If you are lucky enough to see well enough to be able to wear corrective lenses, such as glasses/contacts, and function throughout daily life activities (such as I am with thick glasses on, having been born with long duration blood clot closed eyes resulting in near loss of vision for first couple years) then you will immediately understand how to deal with survival emergency if no glasses suddenly become available... ya could call it a force-practiced "Earth Bound 6th Sense"... for persons with poor vision!

That said: I believe that in boating (due to the untold number of emergency variables that might/could suddenly unfold) it is only prudent and wise for each regularly participating boater to pre-address as many issues of emergency as possible that might affect their chance of survival and/or their capability of helping others to survive. IMO for captains this is a must! I'll list a few emergency assistance materials/parts/items that I feel sit at top of my list (not necessarily in order of importance). Please add more that might be at top of your emergency preparedness boating list.

- At least two life rings readily available with minimum of easily seen 50' 3/8" yellow floating line attached and easily unfurled for throwing the ring while keeping the line's end loop firm in your hand for pulling MOB back to boat.
- Ladder or other means for getting MOB aboard once pulled back to boat.
- Life preservers aboard and ready to darn in seconds with ample sizes available for different age/size person's aboard. I keep many of these inside the boat's confines and equal amount under a large seat on flying bridge.
- Many fire extinguishers in many places. We have seven aboard our 34' tri cabin. each instantly accessible if need be.
- Full array of emergency medical supplies in transportable, large emergency box.
- Ample length lines and number of anchors so that if one or two either become lost of jeopardized here is another to also utilize
- Never any less than 10% minimum engine fuel available... preferably not less than 20%.
- Working marine radio so that boat to boat and/or boat to shore communications are available.
- Many high beam hand held flashlights immediately available in many places on board for emergencies that might occur in the dark.

Also, for much of the above suggestions I believe it is imperative at minimum for the Captain to have tried his or her efficiency in actually employing reaction to emergency situations where any of these "tools" might be required for use. And, it's always good to have the first mate on boat to have gone through these "try-outs" with the Captain. Run throughs in test patterns should be accomplished every year or two.

I look at it this way... "Better Safe than Sorry!!

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Old 01-30-2016, 01:13 PM   #147
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While walking the docks at Trawlerfest yesterday, I saw a boat with toe steps molded into the side with an opening in the safety railing. I thought it was a good idea. They were above the waterline 3-4 toe holes I wish I had taken a photo now...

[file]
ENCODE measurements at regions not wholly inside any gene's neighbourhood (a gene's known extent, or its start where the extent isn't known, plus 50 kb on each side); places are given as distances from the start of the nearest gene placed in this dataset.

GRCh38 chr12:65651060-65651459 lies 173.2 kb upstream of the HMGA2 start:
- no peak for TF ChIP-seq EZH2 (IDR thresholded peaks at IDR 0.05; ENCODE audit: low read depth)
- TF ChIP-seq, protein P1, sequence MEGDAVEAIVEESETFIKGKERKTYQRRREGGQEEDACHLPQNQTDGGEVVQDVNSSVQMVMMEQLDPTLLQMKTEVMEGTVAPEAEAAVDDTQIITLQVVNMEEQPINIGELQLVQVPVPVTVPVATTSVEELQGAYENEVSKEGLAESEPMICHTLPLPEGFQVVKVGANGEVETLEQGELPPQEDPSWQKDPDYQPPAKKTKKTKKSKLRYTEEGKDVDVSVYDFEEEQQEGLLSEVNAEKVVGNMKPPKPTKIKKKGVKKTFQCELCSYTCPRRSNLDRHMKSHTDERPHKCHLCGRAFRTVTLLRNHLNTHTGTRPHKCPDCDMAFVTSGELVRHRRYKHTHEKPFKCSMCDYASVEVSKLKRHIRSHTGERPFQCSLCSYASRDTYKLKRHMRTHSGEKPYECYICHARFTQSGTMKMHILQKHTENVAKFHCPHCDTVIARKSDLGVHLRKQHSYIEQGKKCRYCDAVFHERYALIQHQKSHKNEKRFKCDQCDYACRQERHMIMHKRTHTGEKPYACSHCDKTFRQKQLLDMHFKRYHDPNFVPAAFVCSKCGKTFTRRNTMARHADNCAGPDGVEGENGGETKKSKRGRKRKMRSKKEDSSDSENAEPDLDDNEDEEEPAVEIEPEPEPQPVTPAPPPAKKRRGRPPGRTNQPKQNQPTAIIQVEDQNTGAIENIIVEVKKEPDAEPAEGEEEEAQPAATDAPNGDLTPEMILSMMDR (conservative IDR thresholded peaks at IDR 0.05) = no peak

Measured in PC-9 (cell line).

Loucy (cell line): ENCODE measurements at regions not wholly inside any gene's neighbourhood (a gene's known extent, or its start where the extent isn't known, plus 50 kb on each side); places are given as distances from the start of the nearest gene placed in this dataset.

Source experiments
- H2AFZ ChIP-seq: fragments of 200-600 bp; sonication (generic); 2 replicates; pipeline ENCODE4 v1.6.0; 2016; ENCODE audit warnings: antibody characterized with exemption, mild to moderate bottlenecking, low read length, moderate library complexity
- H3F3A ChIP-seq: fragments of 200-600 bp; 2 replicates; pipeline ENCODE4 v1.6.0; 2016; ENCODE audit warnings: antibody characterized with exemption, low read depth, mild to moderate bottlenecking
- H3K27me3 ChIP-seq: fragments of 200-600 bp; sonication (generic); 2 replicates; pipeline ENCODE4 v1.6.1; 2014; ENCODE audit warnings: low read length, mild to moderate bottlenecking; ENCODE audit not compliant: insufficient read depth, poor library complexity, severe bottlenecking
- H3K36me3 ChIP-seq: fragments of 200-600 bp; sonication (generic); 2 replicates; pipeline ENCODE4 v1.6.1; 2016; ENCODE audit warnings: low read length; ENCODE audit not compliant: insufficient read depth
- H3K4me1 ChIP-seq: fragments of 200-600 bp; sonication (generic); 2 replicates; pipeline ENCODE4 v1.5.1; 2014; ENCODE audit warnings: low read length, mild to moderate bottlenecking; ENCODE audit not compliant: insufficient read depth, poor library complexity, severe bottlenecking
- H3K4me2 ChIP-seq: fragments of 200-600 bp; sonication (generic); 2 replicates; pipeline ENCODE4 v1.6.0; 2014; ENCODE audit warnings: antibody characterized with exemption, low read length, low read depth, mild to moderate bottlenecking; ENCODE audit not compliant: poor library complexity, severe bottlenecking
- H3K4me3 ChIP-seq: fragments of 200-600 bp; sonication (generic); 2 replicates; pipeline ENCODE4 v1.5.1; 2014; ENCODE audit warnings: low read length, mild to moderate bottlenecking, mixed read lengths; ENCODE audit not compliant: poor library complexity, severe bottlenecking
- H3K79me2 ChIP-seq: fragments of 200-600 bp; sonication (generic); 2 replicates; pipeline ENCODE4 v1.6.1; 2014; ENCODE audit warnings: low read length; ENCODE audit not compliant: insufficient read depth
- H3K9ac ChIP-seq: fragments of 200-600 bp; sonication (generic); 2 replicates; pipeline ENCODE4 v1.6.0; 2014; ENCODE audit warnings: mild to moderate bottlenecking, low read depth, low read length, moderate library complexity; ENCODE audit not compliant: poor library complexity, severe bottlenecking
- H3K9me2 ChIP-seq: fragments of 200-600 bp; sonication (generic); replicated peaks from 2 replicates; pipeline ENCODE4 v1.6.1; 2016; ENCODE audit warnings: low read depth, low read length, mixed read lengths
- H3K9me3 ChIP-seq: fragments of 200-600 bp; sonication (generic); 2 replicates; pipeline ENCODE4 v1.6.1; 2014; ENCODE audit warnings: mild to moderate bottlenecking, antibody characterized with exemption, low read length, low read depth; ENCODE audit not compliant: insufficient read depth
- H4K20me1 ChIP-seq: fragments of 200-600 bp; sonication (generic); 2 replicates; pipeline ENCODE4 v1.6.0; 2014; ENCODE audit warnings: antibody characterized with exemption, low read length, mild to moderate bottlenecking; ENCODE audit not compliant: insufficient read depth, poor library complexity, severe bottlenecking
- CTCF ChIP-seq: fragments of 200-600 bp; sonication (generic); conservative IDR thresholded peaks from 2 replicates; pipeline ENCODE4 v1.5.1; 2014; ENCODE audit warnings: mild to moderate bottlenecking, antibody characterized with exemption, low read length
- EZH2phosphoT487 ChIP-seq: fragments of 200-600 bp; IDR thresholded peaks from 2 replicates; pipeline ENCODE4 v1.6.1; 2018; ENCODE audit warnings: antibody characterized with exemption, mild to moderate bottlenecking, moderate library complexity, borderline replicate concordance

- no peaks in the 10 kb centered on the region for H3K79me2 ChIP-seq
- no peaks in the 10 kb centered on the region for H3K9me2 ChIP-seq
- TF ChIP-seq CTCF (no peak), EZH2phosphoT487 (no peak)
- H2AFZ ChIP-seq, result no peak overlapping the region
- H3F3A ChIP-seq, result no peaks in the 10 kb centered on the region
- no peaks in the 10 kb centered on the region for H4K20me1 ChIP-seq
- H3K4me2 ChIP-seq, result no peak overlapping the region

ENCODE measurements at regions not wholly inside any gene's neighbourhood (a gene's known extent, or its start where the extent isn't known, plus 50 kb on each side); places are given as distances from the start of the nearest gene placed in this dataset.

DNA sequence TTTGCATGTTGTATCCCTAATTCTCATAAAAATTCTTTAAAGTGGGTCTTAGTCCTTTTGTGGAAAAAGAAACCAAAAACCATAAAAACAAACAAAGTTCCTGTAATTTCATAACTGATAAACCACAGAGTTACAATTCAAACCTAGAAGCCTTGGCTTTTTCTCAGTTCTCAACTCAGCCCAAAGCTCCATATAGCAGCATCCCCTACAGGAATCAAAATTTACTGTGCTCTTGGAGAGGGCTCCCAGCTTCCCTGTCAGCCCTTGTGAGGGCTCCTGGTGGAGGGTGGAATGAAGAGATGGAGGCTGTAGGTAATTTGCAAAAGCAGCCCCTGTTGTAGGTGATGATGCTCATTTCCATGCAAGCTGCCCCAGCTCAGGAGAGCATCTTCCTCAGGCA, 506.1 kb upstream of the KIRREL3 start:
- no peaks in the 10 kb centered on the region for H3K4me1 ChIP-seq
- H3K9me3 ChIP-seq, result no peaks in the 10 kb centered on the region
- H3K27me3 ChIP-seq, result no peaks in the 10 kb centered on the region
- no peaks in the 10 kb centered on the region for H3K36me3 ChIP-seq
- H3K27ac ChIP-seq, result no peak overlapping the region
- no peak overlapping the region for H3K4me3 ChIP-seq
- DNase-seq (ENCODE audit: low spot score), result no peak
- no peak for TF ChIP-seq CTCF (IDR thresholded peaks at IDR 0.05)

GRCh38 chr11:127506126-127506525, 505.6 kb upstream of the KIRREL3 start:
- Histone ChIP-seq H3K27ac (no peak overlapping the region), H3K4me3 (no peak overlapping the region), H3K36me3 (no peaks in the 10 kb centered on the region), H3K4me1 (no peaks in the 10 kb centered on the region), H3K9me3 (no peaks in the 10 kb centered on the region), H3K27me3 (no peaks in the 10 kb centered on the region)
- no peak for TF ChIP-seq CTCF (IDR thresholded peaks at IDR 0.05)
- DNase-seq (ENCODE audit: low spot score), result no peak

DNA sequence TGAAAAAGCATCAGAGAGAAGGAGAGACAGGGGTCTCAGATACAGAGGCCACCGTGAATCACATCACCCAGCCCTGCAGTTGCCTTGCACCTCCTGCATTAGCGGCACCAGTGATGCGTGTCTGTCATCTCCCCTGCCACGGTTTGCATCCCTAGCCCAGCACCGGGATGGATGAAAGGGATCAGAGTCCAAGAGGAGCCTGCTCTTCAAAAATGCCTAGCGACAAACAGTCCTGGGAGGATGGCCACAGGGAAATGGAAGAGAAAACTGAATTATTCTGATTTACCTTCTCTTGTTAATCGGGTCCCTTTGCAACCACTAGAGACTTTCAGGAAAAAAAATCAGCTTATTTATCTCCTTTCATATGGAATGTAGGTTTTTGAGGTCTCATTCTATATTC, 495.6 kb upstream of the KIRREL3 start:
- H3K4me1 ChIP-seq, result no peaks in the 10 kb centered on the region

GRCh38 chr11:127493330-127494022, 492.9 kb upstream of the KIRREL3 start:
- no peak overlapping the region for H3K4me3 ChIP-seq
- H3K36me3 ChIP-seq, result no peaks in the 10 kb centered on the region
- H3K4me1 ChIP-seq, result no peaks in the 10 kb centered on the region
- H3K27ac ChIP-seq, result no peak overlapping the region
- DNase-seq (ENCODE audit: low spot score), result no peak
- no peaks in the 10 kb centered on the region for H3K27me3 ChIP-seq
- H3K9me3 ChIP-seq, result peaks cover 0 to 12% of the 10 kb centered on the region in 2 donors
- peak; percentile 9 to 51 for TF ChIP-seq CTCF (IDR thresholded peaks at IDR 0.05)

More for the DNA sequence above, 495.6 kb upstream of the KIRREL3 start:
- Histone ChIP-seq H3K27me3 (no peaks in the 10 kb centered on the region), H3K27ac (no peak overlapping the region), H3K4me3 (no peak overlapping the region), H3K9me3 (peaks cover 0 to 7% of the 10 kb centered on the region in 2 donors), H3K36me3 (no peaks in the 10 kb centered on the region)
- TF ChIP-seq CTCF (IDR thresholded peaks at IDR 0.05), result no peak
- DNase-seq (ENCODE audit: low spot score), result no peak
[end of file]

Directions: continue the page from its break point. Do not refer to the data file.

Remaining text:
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Old 01-30-2016, 02:19 PM   #148
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In the sailing world, we used to do MOB drills. Under sail (under controlled conditions) we have a person jump into water - as if they fell in. Sailboat and crew goes through a pre-planned maneuver / procedure and attempts to rescue the MOB. The drill is executed several times as we rate ourselves on success and refine the protocol. In the rare event it happens for real, the crew knows the MOB plan and relies on their training. The keys were to have one person always keeping an eye on MOB at all times. (person can get lost in waves) Then, throw out Life Ring flotation ring or any bright colored flotation device immediately, Hit MOB button on Chartplotter, Turn boat around (in sailboat there are several maneuvers depending on boat and wind direction, quick turn, figure eight, etc) and head slowly back to MOB, stop boat, stabilize boat speed / direction, prepare for bringing MOB on board. Devise a method (before hand) of recovering MOB and lifting person onboard safety. Many different methods depending upon boat, equipment and crew. One thing we learned was (as many others have) it is very difficult if not impossible to lift a person on board - that is the stark reality - if they do not have the capability of getting to and climbing up stern ladder. Putting another person in the water can be effective depending on conditions but is always a hard judgement call. If MOB has capability they can swim up to stern ladder and climb back in. But if MOB does not have capability, you can swim to MOB and place a clip on to their PFD harness and lift them out of water using a 4:1 or 6:1 block and tackle that is attached to end of boom that is hanging above the port or starboard side of water. Another strategy is to use a dingy as an intermediate platform to clip MOB to side of dingy with head out of water until you can work out a way of re-boarding. This is all from memory, I have the procedures written down and are onboard. They key is to practice the routine with your crew once a year such that a real MOB does not turn into a chinese circus.